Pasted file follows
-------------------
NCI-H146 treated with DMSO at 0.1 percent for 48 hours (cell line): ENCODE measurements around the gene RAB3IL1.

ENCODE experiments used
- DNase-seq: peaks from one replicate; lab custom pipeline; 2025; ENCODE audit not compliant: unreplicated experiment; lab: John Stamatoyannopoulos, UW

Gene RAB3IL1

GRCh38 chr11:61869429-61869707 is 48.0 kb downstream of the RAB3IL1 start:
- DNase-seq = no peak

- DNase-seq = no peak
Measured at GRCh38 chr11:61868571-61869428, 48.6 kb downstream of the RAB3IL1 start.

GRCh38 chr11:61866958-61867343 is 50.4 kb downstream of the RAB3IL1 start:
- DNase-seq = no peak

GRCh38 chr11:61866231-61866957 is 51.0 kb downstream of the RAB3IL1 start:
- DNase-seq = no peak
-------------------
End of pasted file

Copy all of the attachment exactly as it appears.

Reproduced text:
NCI-H146 treated with DMSO at 0.1 percent for 48 hours (cell line): ENCODE measurements around the gene RAB3IL1.

ENCODE experiments used
- DNase-seq: peaks from one replicate; lab custom pipeline; 2025; ENCODE audit not compliant: unreplicated experiment; lab: John Stamatoyannopoulos, UW

Gene RAB3IL1

GRCh38 chr11:61869429-61869707 is 48.0 kb downstream of the RAB3IL1 start:
- DNase-seq = no peak

- DNase-seq = no peak
Measured at GRCh38 chr11:61868571-61869428, 48.6 kb downstream of the RAB3IL1 start.

GRCh38 chr11:61866958-61867343 is 50.4 kb downstream of the RAB3IL1 start:
- DNase-seq = no peak

GRCh38 chr11:61866231-61866957 is 51.0 kb downstream of the RAB3IL1 start:
- DNase-seq = no peak